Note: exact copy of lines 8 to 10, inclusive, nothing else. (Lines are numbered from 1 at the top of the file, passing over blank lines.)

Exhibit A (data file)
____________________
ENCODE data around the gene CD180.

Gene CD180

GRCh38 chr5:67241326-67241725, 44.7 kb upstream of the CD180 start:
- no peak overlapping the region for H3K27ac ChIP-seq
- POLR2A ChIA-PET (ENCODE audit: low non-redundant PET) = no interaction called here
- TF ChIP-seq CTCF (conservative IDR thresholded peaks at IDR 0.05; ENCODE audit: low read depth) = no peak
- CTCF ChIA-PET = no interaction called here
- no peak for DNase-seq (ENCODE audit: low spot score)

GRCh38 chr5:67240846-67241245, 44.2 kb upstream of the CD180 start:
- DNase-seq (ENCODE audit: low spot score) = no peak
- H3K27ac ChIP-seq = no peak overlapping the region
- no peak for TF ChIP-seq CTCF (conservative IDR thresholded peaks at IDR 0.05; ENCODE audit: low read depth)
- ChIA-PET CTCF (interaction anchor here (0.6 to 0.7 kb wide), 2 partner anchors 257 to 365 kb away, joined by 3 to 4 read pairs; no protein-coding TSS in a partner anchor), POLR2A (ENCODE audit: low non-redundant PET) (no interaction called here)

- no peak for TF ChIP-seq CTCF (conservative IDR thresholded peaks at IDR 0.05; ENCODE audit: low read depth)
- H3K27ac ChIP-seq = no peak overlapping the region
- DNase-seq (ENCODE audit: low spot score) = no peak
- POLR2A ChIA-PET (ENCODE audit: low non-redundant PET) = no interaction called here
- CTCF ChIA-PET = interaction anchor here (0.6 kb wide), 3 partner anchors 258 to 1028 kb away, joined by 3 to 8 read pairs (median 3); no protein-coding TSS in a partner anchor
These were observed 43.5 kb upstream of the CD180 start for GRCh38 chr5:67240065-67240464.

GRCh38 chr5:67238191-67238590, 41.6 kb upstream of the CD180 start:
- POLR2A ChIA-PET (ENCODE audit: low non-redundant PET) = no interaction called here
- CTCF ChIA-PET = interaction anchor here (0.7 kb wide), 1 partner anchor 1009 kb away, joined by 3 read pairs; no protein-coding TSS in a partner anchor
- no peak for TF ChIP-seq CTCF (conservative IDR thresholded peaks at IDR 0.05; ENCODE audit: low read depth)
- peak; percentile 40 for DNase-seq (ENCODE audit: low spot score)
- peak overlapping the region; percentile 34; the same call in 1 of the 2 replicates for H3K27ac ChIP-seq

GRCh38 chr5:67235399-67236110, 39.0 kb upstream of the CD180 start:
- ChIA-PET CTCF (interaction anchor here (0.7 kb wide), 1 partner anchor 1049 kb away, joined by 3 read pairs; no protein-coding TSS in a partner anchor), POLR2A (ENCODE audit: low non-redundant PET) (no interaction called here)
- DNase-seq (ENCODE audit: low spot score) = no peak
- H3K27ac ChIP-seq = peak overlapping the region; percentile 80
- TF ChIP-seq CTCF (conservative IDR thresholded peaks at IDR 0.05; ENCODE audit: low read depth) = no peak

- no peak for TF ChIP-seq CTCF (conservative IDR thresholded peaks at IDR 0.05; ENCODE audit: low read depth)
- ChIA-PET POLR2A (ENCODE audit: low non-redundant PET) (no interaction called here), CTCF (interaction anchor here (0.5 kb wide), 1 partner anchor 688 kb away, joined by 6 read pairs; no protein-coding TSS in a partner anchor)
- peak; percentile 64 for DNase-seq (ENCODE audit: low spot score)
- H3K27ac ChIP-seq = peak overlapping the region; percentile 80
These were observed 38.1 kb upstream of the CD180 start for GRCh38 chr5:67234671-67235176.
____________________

- no peak for DNase-seq (ENCODE audit: low spot score)

GRCh38 chr5:67240846-67241245, 44.2 kb upstream of the CD180 start:
- DNase-seq (ENCODE audit: low spot score) = no peak